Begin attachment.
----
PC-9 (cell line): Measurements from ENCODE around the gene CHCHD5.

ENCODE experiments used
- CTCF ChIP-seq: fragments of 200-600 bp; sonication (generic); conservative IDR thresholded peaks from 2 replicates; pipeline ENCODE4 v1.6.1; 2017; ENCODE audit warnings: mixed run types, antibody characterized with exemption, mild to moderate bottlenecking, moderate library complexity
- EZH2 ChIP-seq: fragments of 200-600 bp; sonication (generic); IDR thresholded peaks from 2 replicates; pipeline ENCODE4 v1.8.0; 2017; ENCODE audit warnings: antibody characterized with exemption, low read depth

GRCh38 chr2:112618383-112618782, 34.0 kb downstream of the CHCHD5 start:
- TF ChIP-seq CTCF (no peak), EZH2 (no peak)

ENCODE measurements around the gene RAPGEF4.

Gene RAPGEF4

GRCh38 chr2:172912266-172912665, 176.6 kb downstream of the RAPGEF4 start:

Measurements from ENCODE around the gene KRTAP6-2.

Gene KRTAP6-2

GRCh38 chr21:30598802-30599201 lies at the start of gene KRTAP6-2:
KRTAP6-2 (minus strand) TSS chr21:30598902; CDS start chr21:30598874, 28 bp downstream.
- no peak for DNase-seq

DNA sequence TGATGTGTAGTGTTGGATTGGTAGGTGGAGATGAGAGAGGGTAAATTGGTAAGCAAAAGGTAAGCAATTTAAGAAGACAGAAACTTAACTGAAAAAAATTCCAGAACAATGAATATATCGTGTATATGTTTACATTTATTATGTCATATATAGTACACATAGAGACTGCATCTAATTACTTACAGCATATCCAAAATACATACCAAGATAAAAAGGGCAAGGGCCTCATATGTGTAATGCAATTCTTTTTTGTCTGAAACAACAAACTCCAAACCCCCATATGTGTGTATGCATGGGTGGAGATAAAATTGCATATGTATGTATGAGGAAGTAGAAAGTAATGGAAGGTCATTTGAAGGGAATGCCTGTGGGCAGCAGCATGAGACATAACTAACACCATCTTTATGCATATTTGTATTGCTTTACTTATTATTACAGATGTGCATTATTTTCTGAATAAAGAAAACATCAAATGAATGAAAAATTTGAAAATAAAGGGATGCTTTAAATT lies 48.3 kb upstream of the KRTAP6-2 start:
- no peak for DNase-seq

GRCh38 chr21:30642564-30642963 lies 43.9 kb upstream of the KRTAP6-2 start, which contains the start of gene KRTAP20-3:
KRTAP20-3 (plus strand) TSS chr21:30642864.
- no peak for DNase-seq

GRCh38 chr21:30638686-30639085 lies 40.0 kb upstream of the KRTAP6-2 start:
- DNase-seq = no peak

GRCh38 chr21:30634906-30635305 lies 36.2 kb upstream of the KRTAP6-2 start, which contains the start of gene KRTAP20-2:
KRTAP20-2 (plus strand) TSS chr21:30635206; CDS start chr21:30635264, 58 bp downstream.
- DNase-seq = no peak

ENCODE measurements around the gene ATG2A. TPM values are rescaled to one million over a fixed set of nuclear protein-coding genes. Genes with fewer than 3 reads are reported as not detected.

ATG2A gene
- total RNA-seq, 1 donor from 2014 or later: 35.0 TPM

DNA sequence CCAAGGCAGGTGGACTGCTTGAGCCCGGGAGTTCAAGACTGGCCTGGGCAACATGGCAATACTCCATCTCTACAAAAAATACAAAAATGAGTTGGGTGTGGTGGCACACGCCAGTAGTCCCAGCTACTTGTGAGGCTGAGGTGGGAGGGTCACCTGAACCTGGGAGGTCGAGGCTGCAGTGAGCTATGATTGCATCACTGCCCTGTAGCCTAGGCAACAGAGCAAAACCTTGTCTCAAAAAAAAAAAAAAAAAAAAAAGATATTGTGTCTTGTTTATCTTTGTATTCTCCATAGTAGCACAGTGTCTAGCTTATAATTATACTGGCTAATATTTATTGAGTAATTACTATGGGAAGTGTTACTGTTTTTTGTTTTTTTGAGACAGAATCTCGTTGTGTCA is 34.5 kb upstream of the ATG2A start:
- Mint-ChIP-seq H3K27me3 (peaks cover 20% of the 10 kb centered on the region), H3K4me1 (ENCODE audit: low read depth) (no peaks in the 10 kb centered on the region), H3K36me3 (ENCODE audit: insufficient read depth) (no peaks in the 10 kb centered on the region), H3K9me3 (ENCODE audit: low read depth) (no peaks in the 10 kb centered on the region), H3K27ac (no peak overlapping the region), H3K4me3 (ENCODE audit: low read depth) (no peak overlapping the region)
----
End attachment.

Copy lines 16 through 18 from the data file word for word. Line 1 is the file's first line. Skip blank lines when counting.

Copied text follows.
- no peak for DNase-seq

GRCh38 chr21:30642564-30642963 lies 43.9 kb upstream of the KRTAP6-2 start, which contains the start of gene KRTAP20-3:
KRTAP20-3 (plus strand) TSS chr21:30642864.